Agnew urges hard line on insider traders

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The Independent Online
REGULATORS should impose tough new penalties on insider traders, according to Rudolph Agnew, the former chairman and chief executive of Consolidated Gold Fields.

Speaking in the wake of the Department of Trade and Industry report into the failed pounds 3.5bn bid for his old firm in 1988, he said the investigation, which cost pounds 7.2m, had 'told us nothing after six years that we didn't tell them (the DTI inspectors) in the first place.'

Bidding companies should be held responsible if there is a leak, and foreign dealers should be forced to play by the City's rules, Mr Agnew said after publication of the first of two DTI reports on Thursday.

He said ConsGold was not alone in falling victim to insider trading: 'Before practically every bid there's a run-up in the shares. It means some shareholders are deprived of profits they would otherwise have made. The solution is some penalty on the bidding company that doesn't penalise innocent shareholders in the target company.' One option would be for regulators to delay bids for up to six months if insider trading was suspected.

Bidding firms often claim that it is impossible to keep rumours from leaking out because so many people have to be involved in planning a bid. But Mr Agnew said he had been involved in several offers that had been kept secret. He believed penalties would encourage other bidding firms to be as vigilant.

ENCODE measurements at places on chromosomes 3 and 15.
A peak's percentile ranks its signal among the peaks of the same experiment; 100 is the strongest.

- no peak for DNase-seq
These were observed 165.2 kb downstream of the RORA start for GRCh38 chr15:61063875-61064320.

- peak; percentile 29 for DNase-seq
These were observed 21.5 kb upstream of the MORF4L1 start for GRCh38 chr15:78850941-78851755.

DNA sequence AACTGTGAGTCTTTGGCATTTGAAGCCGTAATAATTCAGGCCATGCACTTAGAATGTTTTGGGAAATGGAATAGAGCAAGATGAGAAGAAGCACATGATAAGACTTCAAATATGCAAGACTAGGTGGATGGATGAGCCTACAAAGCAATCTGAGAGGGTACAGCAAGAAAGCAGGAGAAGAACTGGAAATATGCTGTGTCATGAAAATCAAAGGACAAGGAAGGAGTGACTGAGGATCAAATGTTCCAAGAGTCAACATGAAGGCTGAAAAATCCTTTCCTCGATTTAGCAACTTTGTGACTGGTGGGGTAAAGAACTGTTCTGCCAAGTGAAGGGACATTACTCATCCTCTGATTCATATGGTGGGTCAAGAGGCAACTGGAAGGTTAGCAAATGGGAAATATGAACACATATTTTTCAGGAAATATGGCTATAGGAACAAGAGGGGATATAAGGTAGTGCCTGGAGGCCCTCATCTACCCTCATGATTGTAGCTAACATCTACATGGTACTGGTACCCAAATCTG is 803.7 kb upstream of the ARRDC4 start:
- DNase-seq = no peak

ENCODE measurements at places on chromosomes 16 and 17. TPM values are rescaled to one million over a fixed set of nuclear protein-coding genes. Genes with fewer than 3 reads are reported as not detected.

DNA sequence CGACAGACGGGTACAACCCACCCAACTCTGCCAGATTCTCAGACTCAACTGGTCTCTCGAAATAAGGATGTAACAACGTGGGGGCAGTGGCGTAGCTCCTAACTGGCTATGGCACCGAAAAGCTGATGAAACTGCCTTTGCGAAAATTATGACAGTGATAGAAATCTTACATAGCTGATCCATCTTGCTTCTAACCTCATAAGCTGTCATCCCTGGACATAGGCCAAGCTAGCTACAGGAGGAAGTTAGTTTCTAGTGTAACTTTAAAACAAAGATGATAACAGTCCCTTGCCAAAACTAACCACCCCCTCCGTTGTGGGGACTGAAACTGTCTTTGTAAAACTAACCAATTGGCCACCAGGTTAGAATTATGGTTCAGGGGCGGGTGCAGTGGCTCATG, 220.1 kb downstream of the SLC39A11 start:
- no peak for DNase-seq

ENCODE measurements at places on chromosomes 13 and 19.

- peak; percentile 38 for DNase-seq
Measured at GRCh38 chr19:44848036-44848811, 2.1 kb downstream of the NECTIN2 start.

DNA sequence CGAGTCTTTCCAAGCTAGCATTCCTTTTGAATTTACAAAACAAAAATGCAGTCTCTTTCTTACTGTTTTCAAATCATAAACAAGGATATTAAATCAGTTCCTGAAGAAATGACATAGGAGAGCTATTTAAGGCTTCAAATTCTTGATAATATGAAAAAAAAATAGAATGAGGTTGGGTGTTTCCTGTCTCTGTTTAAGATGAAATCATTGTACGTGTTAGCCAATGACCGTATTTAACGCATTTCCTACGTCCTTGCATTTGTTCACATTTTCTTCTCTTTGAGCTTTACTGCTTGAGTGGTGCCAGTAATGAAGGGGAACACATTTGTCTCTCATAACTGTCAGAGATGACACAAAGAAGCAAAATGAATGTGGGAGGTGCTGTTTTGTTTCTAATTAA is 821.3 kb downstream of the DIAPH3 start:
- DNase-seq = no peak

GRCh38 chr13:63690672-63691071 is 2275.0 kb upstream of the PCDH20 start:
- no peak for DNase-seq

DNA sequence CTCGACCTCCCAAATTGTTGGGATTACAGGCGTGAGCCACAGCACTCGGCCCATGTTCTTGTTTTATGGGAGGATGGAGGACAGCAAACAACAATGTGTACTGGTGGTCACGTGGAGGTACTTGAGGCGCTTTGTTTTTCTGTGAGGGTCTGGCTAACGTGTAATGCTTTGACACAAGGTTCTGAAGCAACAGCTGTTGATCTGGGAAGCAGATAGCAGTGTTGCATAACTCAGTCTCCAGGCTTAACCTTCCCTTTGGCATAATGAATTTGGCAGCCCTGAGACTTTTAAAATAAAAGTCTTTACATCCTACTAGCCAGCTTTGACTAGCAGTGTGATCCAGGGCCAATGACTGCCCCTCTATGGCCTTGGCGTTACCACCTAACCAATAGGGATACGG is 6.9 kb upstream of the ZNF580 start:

Last week's report found 'no evidence' that the bidder Minorco or its principals were the source of the leak, which is believed to have helped five groups of investors clear pounds 11m inprofits after buying options on ConsGold's shares.

Nor was it able to identify all the investors who profited. Only 25 per cent of the options trade were traced. The rest were dealt via banks in Switzerland and Liechtenstein. Some transactions 'had no purpose other than to disguise ownership,' the report said.

Mr Agnew, who was appointed chairman of Redland last week in the wake of his successful defence of Lasmo against Enterprise Oil during the summer, said the report might have revealed more were traders not allowed to route transactions through banks that feel they have a duty to keep clients' identities secret.